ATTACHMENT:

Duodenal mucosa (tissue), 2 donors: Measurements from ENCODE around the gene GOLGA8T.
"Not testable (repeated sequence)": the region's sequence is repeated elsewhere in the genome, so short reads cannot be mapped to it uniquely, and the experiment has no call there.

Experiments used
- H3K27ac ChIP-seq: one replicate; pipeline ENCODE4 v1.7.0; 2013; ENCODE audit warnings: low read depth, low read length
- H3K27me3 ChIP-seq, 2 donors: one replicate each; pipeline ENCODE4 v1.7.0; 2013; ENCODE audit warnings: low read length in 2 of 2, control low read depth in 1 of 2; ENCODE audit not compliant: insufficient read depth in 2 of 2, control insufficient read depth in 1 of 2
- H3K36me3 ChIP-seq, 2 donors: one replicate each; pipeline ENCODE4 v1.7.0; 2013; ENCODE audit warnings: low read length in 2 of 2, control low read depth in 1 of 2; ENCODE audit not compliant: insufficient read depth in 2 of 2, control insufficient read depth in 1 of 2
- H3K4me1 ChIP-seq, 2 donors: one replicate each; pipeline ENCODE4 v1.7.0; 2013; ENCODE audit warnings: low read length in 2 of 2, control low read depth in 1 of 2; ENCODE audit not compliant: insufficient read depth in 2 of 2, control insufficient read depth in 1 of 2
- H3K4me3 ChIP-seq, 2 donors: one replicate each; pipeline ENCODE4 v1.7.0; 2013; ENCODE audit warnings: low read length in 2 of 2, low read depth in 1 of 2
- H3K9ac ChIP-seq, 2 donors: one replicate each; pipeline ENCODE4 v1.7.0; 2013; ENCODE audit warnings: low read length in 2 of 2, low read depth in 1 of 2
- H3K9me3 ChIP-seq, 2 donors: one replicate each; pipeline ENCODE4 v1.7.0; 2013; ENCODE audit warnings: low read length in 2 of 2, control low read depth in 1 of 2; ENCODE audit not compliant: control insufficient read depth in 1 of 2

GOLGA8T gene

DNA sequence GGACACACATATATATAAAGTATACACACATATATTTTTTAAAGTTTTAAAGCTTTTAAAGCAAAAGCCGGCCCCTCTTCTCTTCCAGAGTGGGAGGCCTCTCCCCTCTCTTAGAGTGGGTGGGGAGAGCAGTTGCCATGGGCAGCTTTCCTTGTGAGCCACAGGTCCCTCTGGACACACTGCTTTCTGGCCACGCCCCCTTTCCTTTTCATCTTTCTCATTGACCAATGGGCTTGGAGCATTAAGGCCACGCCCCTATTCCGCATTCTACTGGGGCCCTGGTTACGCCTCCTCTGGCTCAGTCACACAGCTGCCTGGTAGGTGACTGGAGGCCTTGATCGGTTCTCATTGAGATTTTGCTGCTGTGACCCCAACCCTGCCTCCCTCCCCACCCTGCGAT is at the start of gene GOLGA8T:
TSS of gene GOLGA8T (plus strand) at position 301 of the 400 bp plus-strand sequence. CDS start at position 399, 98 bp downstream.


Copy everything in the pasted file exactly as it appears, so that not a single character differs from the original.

Duodenal mucosa (tissue), 2 donors: Measurements from ENCODE around the gene GOLGA8T.
"Not testable (repeated sequence)": the region's sequence is repeated elsewhere in the genome, so short reads cannot be mapped to it uniquely, and the experiment has no call there.

Experiments used
- H3K27ac ChIP-seq: one replicate; pipeline ENCODE4 v1.7.0; 2013; ENCODE audit warnings: low read depth, low read length
- H3K27me3 ChIP-seq, 2 donors: one replicate each; pipeline ENCODE4 v1.7.0; 2013; ENCODE audit warnings: low read length in 2 of 2, control low read depth in 1 of 2; ENCODE audit not compliant: insufficient read depth in 2 of 2, control insufficient read depth in 1 of 2
- H3K36me3 ChIP-seq, 2 donors: one replicate each; pipeline ENCODE4 v1.7.0; 2013; ENCODE audit warnings: low read length in 2 of 2, control low read depth in 1 of 2; ENCODE audit not compliant: insufficient read depth in 2 of 2, control insufficient read depth in 1 of 2
- H3K4me1 ChIP-seq, 2 donors: one replicate each; pipeline ENCODE4 v1.7.0; 2013; ENCODE audit warnings: low read length in 2 of 2, control low read depth in 1 of 2; ENCODE audit not compliant: insufficient read depth in 2 of 2, control insufficient read depth in 1 of 2
- H3K4me3 ChIP-seq, 2 donors: one replicate each; pipeline ENCODE4 v1.7.0; 2013; ENCODE audit warnings: low read length in 2 of 2, low read depth in 1 of 2
- H3K9ac ChIP-seq, 2 donors: one replicate each; pipeline ENCODE4 v1.7.0; 2013; ENCODE audit warnings: low read length in 2 of 2, low read depth in 1 of 2
- H3K9me3 ChIP-seq, 2 donors: one replicate each; pipeline ENCODE4 v1.7.0; 2013; ENCODE audit warnings: low read length in 2 of 2, control low read depth in 1 of 2; ENCODE audit not compliant: control insufficient read depth in 1 of 2

GOLGA8T gene

DNA sequence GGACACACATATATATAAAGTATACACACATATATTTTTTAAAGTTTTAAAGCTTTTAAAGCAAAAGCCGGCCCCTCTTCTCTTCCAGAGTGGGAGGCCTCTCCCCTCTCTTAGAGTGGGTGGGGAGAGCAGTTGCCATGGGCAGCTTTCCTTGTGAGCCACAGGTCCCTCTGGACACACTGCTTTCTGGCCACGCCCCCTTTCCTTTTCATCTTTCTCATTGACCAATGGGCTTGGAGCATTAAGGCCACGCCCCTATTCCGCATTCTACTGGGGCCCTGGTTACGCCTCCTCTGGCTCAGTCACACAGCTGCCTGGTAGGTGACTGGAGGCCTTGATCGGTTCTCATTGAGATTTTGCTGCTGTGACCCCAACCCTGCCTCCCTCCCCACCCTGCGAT is at the start of gene GOLGA8T:
TSS of gene GOLGA8T (plus strand) at position 301 of the 400 bp plus-strand sequence. CDS start at position 399, 98 bp downstream.